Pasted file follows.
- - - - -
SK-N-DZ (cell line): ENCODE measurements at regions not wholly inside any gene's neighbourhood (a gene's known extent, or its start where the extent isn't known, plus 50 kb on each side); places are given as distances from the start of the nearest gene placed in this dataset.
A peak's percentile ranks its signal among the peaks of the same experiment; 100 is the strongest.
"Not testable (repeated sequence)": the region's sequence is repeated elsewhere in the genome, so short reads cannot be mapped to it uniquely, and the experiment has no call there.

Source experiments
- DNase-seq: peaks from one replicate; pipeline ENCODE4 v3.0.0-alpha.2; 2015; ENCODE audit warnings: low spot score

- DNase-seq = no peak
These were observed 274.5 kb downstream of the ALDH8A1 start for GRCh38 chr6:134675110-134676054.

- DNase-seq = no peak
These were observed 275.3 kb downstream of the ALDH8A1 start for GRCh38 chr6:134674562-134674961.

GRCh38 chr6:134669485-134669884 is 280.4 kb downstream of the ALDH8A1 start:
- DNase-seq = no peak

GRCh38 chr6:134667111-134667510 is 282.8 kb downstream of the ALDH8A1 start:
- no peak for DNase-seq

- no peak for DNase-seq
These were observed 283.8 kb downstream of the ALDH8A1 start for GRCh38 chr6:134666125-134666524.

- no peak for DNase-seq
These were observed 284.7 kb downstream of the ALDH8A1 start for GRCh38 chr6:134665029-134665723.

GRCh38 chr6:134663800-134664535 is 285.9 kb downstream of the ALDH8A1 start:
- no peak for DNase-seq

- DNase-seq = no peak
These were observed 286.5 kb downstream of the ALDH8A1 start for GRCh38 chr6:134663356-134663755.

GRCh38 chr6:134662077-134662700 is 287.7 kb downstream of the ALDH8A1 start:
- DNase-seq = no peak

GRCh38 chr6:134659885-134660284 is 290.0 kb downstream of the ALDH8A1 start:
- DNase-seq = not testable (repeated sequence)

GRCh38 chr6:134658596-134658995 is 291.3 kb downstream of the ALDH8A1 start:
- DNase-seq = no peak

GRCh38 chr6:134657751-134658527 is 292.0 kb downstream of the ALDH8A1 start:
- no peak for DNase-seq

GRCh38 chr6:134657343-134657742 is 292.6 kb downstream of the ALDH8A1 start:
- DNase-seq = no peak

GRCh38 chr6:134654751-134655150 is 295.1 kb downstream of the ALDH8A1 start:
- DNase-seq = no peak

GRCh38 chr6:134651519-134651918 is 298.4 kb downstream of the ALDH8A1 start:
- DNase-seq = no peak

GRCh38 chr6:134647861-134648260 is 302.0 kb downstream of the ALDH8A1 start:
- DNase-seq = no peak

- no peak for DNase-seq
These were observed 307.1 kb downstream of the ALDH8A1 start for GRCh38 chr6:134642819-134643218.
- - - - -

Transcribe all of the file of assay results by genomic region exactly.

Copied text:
SK-N-DZ (cell line): ENCODE measurements at regions not wholly inside any gene's neighbourhood (a gene's known extent, or its start where the extent isn't known, plus 50 kb on each side); places are given as distances from the start of the nearest gene placed in this dataset.
A peak's percentile ranks its signal among the peaks of the same experiment; 100 is the strongest.
"Not testable (repeated sequence)": the region's sequence is repeated elsewhere in the genome, so short reads cannot be mapped to it uniquely, and the experiment has no call there.

Source experiments
- DNase-seq: peaks from one replicate; pipeline ENCODE4 v3.0.0-alpha.2; 2015; ENCODE audit warnings: low spot score

- DNase-seq = no peak
These were observed 274.5 kb downstream of the ALDH8A1 start for GRCh38 chr6:134675110-134676054.

- DNase-seq = no peak
These were observed 275.3 kb downstream of the ALDH8A1 start for GRCh38 chr6:134674562-134674961.

GRCh38 chr6:134669485-134669884 is 280.4 kb downstream of the ALDH8A1 start:
- DNase-seq = no peak

GRCh38 chr6:134667111-134667510 is 282.8 kb downstream of the ALDH8A1 start:
- no peak for DNase-seq

- no peak for DNase-seq
These were observed 283.8 kb downstream of the ALDH8A1 start for GRCh38 chr6:134666125-134666524.

- no peak for DNase-seq
These were observed 284.7 kb downstream of the ALDH8A1 start for GRCh38 chr6:134665029-134665723.

GRCh38 chr6:134663800-134664535 is 285.9 kb downstream of the ALDH8A1 start:
- no peak for DNase-seq

- DNase-seq = no peak
These were observed 286.5 kb downstream of the ALDH8A1 start for GRCh38 chr6:134663356-134663755.

GRCh38 chr6:134662077-134662700 is 287.7 kb downstream of the ALDH8A1 start:
- DNase-seq = no peak

GRCh38 chr6:134659885-134660284 is 290.0 kb downstream of the ALDH8A1 start:
- DNase-seq = not testable (repeated sequence)

GRCh38 chr6:134658596-134658995 is 291.3 kb downstream of the ALDH8A1 start:
- DNase-seq = no peak

GRCh38 chr6:134657751-134658527 is 292.0 kb downstream of the ALDH8A1 start:
- no peak for DNase-seq

GRCh38 chr6:134657343-134657742 is 292.6 kb downstream of the ALDH8A1 start:
- DNase-seq = no peak

GRCh38 chr6:134654751-134655150 is 295.1 kb downstream of the ALDH8A1 start:
- DNase-seq = no peak

GRCh38 chr6:134651519-134651918 is 298.4 kb downstream of the ALDH8A1 start:
- DNase-seq = no peak

GRCh38 chr6:134647861-134648260 is 302.0 kb downstream of the ALDH8A1 start:
- DNase-seq = no peak

- no peak for DNase-seq
These were observed 307.1 kb downstream of the ALDH8A1 start for GRCh38 chr6:134642819-134643218.